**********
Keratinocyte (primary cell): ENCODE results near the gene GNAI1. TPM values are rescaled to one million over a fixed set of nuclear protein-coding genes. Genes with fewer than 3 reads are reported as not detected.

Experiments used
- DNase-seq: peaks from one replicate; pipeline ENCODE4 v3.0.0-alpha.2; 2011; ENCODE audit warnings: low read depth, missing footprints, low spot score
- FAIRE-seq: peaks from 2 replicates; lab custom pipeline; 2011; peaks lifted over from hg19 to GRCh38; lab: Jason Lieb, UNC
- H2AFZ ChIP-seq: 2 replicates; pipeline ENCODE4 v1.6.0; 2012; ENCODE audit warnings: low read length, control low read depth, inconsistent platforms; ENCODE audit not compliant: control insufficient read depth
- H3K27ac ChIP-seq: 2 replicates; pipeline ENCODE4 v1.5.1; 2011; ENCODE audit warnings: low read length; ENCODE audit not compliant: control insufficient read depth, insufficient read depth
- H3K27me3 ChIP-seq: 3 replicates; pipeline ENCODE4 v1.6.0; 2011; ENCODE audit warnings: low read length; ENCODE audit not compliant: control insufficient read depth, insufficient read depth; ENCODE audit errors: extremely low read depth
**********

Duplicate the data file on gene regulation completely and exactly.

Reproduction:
Keratinocyte (primary cell): ENCODE results near the gene GNAI1. TPM values are rescaled to one million over a fixed set of nuclear protein-coding genes. Genes with fewer than 3 reads are reported as not detected.

Experiments used
- DNase-seq: peaks from one replicate; pipeline ENCODE4 v3.0.0-alpha.2; 2011; ENCODE audit warnings: low read depth, missing footprints, low spot score
- FAIRE-seq: peaks from 2 replicates; lab custom pipeline; 2011; peaks lifted over from hg19 to GRCh38; lab: Jason Lieb, UNC
- H2AFZ ChIP-seq: 2 replicates; pipeline ENCODE4 v1.6.0; 2012; ENCODE audit warnings: low read length, control low read depth, inconsistent platforms; ENCODE audit not compliant: control insufficient read depth
- H3K27ac ChIP-seq: 2 replicates; pipeline ENCODE4 v1.5.1; 2011; ENCODE audit warnings: low read length; ENCODE audit not compliant: control insufficient read depth, insufficient read depth
- H3K27me3 ChIP-seq: 3 replicates; pipeline ENCODE4 v1.6.0; 2011; ENCODE audit warnings: low read length; ENCODE audit not compliant: control insufficient read depth, insufficient read depth; ENCODE audit errors: extremely low read depth